# Quantum Time and Cloning

I’ve recently been busy finalising a big review (300 plus references), together with Chiara Marletto, on Quantum Information methods applied to detecting quantum effects in gravity. It’s a hot topic and I’ll tell you more about it on a separate occasion. I’ve also been swamped with requests to look into some ideas that have suddenly become fashionable in the world of investors (for reasons that completely escape me). This too is probably a topic for a separate blog, however, by the time I get to it, the ideas themselves may no longer be the focus of the techy world. My finger is, in any case, not on the pulse of the industrial applications of quantum technologies.

I’d like to instead return to one of the most fascinating topics for a physicist – and not just a physicist. No, it’s not Artificial Intelligence (most physicists find that boring as it’s just basically improving our search engines – no intelligence involved at all), it’s actually the notion of time. The fourth century religious philosopher St. Augustine famously said that he had a perfectly fine intuitive understanding of time until someone asked him to elaborate on it, after which he realised that he didn’t really understand time at all.

In physics time is just a one-dimensional parameter. It’s a number designating when something happened. It comes packaged with the three-dimensional space and – together – they serve as a “background coordinate frame” in which all of the known physics takes place.

When we describe say an interaction between two particles, we use 3 spatial and 1 temporal coordinate to mark where and when the interaction took place. So far so good. Einstein’s special relativity made the spacetime coordinates dependent on the speed of observers. So, if I use one frame of reference, another person moving with respect to me, has to change it in order for us to agree on all the physics that we observe.

This is radical, but not as radical as General Relativity. In Special relativity spacetime is still immutable. It is the arena in which everything else takes place, but it does not get disturbed by any of the happenings – it’s the unmoved mover. In General Relativity instead, spacetime changes because it gets affected by particles and fields as well as in turn affecting the particles and fields themselves (this is Einstein’s implementation of Newton’s action and reaction when it comes to spacetime).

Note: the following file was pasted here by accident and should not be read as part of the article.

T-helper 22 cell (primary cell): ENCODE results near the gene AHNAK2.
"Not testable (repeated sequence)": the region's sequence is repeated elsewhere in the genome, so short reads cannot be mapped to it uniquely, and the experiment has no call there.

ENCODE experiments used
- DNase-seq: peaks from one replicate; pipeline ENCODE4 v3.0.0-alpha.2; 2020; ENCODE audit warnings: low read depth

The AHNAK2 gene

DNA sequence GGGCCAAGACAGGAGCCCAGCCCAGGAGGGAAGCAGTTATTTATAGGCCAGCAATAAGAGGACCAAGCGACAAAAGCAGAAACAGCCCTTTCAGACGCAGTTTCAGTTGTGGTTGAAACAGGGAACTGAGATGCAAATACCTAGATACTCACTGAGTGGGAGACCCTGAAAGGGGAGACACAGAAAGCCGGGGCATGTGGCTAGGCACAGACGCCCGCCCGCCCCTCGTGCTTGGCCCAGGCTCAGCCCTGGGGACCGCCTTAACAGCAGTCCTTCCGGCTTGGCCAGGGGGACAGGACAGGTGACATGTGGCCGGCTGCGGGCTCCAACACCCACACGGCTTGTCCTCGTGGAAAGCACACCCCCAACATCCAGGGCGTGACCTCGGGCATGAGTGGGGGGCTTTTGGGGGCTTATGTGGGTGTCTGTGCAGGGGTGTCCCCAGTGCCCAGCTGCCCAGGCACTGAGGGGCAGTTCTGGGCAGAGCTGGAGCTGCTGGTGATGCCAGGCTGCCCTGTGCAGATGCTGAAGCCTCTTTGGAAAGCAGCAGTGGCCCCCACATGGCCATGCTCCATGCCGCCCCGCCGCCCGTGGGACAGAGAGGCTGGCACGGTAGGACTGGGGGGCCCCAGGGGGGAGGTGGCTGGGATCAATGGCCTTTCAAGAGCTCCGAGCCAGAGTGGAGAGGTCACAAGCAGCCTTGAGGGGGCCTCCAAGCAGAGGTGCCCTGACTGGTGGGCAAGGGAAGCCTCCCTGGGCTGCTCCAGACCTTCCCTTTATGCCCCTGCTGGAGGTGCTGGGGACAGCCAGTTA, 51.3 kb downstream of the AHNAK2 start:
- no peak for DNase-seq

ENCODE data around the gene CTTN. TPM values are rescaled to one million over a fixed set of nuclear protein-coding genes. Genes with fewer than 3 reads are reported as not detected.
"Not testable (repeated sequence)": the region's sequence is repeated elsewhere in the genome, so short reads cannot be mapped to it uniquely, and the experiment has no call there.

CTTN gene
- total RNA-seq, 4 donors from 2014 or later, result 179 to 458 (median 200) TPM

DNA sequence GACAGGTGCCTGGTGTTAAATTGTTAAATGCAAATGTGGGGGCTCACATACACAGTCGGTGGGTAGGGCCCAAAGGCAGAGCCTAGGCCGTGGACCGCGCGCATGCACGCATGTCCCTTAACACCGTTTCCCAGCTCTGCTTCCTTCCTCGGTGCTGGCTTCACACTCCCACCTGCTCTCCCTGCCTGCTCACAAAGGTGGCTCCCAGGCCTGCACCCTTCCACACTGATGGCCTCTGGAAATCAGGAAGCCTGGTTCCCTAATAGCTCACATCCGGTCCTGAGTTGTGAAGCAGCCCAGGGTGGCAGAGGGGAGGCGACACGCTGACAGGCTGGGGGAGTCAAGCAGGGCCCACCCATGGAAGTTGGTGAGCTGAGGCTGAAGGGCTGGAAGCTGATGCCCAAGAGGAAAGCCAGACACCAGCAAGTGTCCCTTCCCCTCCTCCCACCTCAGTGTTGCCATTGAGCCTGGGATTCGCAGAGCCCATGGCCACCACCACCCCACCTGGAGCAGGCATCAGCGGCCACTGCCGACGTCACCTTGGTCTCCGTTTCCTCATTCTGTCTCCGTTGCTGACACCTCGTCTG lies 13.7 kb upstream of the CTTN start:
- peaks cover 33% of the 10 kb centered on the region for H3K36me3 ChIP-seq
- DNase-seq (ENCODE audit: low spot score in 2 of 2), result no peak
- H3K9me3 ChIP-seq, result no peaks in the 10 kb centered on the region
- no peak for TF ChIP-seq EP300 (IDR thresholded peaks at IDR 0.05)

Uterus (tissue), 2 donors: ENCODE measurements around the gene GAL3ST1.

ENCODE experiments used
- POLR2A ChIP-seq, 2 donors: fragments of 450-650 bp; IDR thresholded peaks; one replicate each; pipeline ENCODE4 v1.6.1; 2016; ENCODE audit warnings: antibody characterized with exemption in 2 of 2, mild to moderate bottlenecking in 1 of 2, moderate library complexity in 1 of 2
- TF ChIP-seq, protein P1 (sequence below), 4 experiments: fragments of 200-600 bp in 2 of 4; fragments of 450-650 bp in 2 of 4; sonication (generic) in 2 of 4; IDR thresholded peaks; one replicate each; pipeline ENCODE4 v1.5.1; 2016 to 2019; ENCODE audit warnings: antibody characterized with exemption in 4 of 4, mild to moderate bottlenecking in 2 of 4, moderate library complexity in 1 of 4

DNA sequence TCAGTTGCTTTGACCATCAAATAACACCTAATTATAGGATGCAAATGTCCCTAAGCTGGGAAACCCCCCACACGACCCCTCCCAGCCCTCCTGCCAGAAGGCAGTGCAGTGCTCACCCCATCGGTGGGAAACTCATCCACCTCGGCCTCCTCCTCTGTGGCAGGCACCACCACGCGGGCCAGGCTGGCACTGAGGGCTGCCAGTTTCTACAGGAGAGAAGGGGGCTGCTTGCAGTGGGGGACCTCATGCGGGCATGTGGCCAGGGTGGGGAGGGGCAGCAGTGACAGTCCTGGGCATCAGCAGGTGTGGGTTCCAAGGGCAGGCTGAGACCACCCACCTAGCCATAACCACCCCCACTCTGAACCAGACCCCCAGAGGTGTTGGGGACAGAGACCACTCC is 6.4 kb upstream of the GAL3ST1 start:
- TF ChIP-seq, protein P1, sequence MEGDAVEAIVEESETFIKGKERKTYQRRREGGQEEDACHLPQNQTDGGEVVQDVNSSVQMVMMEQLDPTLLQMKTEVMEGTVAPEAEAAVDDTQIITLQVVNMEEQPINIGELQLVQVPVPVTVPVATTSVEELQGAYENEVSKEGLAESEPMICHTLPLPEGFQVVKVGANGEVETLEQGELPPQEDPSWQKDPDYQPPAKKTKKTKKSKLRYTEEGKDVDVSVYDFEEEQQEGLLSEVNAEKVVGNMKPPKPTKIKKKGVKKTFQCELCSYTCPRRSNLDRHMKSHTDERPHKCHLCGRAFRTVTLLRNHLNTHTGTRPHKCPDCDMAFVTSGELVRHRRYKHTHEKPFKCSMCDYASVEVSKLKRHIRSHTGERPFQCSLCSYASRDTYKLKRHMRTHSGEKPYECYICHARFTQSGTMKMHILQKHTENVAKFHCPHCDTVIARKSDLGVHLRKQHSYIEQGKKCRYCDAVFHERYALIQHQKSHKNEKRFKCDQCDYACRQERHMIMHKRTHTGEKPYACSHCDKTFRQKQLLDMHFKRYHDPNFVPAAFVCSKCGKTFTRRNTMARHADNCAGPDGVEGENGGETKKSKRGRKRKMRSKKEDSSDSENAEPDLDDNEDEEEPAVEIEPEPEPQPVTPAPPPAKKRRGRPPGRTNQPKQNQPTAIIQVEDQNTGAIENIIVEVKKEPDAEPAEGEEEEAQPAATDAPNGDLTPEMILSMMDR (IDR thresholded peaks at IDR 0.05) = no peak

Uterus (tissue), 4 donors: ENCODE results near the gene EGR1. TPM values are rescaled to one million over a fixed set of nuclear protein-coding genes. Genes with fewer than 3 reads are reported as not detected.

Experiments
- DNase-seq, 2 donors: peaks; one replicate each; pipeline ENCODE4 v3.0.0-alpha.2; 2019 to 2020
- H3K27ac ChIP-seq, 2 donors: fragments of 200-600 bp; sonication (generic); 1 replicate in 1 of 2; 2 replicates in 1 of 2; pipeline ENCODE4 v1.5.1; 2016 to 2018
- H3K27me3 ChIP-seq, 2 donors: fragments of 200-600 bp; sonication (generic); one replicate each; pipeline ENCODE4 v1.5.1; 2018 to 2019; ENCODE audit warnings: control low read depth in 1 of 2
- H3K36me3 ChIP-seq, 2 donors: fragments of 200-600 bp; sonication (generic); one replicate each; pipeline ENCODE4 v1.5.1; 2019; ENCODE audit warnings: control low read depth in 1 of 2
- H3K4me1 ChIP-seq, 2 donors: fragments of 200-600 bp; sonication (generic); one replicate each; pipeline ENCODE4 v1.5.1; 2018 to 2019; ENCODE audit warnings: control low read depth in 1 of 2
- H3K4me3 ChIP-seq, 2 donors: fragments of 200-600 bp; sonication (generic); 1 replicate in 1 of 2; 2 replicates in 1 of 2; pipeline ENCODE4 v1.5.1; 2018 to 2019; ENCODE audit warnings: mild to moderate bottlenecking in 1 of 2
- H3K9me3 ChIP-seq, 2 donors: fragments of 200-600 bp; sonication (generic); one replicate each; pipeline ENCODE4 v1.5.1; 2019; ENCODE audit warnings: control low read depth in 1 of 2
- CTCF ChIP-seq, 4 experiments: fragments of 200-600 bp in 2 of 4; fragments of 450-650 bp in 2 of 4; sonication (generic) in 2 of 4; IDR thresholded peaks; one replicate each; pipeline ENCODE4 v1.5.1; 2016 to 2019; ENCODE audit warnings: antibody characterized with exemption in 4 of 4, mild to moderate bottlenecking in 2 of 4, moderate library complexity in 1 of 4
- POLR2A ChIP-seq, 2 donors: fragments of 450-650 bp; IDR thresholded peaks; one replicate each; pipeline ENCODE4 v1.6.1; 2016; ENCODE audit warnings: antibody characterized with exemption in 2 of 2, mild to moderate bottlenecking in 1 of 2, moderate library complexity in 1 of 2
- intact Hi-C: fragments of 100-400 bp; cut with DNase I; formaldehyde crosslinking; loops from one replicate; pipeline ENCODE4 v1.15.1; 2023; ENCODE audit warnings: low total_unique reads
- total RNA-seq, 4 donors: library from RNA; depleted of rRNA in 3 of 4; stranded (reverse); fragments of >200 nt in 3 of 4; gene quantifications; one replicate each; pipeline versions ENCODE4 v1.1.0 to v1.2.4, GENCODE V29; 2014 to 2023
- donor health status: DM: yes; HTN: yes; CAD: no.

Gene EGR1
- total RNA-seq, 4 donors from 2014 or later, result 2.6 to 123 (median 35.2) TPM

All of this is so far true classically speaking. And Einstein’s relativity, both the special and general, are in fact classical theories. The trouble comes when spacetime has to respond to quantum particles and fields. If a massive object is in a superposition of two different places at the same time, then the spacetime ought to be able to respond in each of these locations simultaneously. But does it? We don’t know. This is one of the biggest open problems in physics at present.

One possibility is that spacetime itself is quantum. Another possibility is that the gravitational fields are quantum, but they still exist on a classical background spacetime grid, which is there as in Special Relativity (and the rest of physics) just to provide a convenient coordinate system.

But even tough time and space are treated together in all these approaches, time is still different to space. Namely, the way we do physics is almost always invariably like this. We first write the state of the system – particles or fields – existing at different spatial points but at one time and then we apply the dynamical equations of motion to calculate the state at a later time. That’s it. So, the system is specified for all space and at one time and then evolved in time to obtain the new state throughout all space.

A while back I went against this logic and suggested that states of physical systems could be written not just across space but also across time. In quantum physics this has a very interesting consequence that not only can different particles be entangled to one another in space, a single particle at one time could also be quantum entangled to itself at a later (or earlier) time.